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How To Make Bad Arguments to Atheist Teenagers

How To Make Bad Arguments to Atheist Teenagers September 7, 2011

A pastor named Greg Stier has an article in the Christian Post about how to proselytize to teenage atheists. It’s full of the kind of silly nonsense that makes teenagers, and others, become atheists. Like this:

1. Mock religion as early as you can in the conversation…

When atheist teenagers discover that God is as disgusted by religion as they are it gives them common ground with authentic Christianity. After all it was religious people that Jesus railed against in Matthew 23. It was religious people who crucified Jesus in Mark 15. It was religious people who killed Stephen, the first martyr of the early church, in Acts 8.

Gain this common ground as soon as possible with atheist teenagers. When they see you sickened by the hypocrisy that inevitably accompanies religion, the emotional barriers that often keep them from taking a second look at Christianity can begin to fall down.

Ah yes, the old “Christianity isn’t a religion, it’s a relationship” nonsense. Almost as stupid as the claim that Islam isn’t a religion, which is being made by a lot of the same people. They seem to want to define religion out of existence. This is not, of course, an argument that’s going to fool any half-smart teenage atheist.

2. Focus on Jesus.

Jesus was a radical, rebel and revolutionary. This same “vibe” often appeals to atheist teenagers, many of whom consider themselves the same.

Show them stories in the Bible where Jesus healed lepers, hung out with “sinners” and bucked the religious system. Paint the picture of Jesus as a hero of the downtrodden (because he was) and his death as the ultimate injustice (because it was!) When they begin to see Jesus’ willingness to suffer injustice so that they could be justified the code of unbelief can be cracked in their souls.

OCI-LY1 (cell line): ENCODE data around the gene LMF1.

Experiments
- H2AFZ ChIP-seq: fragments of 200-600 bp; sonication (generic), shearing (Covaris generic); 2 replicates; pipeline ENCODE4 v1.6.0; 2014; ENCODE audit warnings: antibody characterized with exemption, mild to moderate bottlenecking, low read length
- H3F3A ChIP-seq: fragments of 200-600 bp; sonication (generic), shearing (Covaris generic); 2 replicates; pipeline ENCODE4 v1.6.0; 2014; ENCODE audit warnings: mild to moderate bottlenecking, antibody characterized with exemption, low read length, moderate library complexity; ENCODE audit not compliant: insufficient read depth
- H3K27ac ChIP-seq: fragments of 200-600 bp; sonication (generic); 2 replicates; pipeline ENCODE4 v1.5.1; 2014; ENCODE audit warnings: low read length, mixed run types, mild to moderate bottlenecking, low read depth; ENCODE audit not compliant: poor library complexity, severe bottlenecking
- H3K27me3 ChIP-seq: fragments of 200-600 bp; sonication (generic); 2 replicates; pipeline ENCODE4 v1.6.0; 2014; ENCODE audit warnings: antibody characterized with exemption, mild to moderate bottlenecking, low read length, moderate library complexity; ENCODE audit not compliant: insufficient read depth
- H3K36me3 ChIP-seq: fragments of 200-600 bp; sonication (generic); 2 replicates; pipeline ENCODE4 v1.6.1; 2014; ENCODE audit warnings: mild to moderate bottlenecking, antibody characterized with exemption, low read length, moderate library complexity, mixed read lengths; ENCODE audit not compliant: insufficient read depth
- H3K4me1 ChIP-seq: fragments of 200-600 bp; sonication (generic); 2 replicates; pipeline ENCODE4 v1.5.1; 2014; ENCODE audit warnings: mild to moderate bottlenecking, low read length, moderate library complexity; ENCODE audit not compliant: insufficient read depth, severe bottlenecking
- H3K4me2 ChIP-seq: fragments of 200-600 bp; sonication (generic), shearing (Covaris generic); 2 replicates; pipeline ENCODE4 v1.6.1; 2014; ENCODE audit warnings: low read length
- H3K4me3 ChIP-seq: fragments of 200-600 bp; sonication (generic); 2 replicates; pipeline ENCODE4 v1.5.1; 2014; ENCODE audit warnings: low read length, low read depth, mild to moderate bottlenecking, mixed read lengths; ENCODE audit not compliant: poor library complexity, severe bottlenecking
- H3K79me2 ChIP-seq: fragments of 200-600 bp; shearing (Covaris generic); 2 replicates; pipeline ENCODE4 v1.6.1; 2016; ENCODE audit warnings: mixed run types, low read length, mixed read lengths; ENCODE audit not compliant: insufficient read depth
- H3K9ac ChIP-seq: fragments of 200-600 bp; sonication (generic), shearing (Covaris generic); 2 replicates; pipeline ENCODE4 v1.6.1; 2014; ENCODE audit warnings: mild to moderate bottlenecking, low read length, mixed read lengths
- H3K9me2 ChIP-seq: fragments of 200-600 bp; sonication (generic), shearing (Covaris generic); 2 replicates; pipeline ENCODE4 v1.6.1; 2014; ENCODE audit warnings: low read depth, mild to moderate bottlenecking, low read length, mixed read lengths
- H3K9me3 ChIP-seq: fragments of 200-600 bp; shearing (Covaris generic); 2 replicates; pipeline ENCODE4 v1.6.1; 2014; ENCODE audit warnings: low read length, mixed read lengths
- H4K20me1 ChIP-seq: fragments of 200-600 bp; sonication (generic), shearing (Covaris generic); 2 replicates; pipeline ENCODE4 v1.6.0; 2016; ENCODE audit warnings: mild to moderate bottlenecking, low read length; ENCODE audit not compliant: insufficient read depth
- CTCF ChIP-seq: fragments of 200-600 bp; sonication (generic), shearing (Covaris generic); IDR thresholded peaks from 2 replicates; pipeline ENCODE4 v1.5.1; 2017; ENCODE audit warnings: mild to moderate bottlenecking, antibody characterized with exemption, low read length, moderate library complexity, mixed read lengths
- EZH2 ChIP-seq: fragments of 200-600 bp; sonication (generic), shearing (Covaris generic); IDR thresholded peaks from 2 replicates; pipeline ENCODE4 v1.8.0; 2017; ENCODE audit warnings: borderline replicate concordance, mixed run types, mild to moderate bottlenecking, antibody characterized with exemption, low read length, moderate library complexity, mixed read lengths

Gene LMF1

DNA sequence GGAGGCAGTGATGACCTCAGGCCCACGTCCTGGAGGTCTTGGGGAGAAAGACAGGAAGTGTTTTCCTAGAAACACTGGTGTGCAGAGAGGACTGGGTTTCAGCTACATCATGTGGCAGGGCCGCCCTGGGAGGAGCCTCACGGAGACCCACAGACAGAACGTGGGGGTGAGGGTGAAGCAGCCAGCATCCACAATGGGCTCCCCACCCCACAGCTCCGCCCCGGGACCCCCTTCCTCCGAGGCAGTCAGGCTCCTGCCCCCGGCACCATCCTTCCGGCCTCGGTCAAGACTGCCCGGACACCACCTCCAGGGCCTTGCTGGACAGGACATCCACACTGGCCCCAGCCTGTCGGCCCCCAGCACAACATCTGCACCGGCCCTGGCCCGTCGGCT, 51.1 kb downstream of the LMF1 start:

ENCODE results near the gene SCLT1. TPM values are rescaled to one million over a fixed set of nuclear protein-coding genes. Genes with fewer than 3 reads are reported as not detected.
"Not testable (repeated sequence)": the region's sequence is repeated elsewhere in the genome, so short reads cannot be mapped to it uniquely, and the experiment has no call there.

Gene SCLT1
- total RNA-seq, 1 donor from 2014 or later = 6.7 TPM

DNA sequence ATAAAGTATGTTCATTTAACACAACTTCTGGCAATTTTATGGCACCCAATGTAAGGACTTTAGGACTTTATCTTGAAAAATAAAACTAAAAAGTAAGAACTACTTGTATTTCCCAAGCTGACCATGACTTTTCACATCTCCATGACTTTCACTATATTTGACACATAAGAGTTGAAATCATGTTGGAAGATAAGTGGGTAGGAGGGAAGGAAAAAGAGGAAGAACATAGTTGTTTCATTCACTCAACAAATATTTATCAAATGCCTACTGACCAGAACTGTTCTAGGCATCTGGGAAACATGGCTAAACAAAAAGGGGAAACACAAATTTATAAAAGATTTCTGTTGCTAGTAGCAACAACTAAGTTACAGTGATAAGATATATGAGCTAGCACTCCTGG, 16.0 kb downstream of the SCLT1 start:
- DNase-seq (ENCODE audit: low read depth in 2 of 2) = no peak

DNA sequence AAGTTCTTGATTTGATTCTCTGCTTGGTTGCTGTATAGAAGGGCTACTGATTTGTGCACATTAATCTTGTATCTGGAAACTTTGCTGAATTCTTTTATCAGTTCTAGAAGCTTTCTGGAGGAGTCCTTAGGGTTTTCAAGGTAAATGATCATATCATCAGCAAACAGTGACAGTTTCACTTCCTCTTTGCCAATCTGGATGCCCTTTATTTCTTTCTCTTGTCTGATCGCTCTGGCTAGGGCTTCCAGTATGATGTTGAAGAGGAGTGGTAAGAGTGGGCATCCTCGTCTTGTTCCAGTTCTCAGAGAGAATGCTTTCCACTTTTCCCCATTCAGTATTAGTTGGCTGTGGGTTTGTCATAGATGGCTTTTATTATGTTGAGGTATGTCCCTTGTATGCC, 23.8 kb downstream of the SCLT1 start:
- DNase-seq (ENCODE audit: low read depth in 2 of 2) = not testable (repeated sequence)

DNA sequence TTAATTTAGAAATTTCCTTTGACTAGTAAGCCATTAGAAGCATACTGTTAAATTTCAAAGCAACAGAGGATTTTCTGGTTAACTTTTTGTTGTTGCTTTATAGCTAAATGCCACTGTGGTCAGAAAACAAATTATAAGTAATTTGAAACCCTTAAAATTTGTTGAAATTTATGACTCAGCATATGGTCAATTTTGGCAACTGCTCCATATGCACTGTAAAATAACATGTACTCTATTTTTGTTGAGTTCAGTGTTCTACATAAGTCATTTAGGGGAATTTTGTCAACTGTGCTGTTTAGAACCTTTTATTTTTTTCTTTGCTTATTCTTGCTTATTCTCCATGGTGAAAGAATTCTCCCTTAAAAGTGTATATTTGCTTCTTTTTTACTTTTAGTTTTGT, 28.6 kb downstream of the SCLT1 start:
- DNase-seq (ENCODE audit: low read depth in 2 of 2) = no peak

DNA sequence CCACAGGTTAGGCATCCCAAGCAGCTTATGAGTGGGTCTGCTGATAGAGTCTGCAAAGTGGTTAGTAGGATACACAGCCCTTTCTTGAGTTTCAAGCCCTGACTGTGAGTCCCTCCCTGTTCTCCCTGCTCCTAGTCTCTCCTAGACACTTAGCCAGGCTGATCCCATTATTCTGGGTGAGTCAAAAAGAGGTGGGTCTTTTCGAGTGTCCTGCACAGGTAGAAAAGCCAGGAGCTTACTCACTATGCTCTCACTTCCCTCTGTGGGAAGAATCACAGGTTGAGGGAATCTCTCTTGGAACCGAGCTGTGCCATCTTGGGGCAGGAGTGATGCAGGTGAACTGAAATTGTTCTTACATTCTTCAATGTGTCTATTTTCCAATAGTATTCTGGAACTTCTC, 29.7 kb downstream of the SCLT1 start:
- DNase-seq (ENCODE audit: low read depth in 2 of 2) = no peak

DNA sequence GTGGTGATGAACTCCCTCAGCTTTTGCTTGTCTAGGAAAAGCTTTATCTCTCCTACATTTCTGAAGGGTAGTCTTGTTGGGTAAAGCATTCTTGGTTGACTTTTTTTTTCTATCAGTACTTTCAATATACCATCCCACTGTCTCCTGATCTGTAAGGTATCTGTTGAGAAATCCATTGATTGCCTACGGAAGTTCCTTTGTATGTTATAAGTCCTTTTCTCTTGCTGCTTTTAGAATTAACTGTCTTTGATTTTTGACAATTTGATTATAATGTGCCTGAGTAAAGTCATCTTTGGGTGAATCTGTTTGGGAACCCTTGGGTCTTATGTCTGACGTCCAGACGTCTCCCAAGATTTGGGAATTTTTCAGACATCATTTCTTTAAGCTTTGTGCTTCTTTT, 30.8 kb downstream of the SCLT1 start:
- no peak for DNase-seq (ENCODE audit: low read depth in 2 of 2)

This might work if you’re part of a Christian denomination that is liberal, both politically and theologically. But in a more conservative church? Not a chance. You can’t sell the rebel message and the authoritarian message of conservative Christianity at the same time.

3. Speak of God as if he exists.

Instead of assuming they are true atheists, speak of God as a reality. Romans 1:18-21 makes it clear that,

“The wrath of God is being revealed from heaven against all the godlessness and wickedness of men who suppress the truth by their wickedness, since what may be known about God is plain to them, because God has made it plain to them. For since the creation of the world God’s invisible qualities-his eternal power and divine nature-have been clearly seen, being understood from what has been made, so that men are without excuse. For although they knew God, they neither glorified him as God nor gave thanks to him, but their thinking became futile and their foolish hearts were darkened.”

At the end of the day there are no true atheists. In the deepest parts of their soul every atheist, according to Romans 1, truly believes in the existence of God but doesn’t want to give glorify him or give him thanks.

I have found that the more you speak of God as a reality the sooner the atheist teen will say something like, “Well, if God is so good then why….” It’s at this moment they are admitting that they actually do believe in God but they don’t want to acknowledge it for whatever reason. So, instead of attacking their arguments, speak of God as if he exists and let them deal with the true core of their problem with God, not his existence but their accountability to him.

Stier apparently thinks teenage atheists aren’t bright enough to recognize the difference between a hypothetical question and an admission — maybe because he obviously isn’t bright enough to recognize it. But I strongly recommend this strategy. When a teenage atheist offers a hypothetical argument — like “If God is so good, then why does he order the slaughter of innocent people many times over in the Bible?” — and Stier responds by saying “a ha, see, you really do believe in God, you just admitted it,” the teenage atheist is going to immediately assume — correctly, of course — that Stier is a moron not worth listening to.

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